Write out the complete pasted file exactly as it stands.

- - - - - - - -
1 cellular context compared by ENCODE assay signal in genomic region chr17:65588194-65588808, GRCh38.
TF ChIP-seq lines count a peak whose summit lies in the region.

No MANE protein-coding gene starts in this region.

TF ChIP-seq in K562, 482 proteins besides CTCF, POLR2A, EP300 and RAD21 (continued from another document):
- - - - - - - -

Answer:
1 cellular context compared by ENCODE assay signal in genomic region chr17:65588194-65588808, GRCh38.
TF ChIP-seq lines count a peak whose summit lies in the region.

No MANE protein-coding gene starts in this region.

TF ChIP-seq in K562, 482 proteins besides CTCF, POLR2A, EP300 and RAD21 (continued from another document):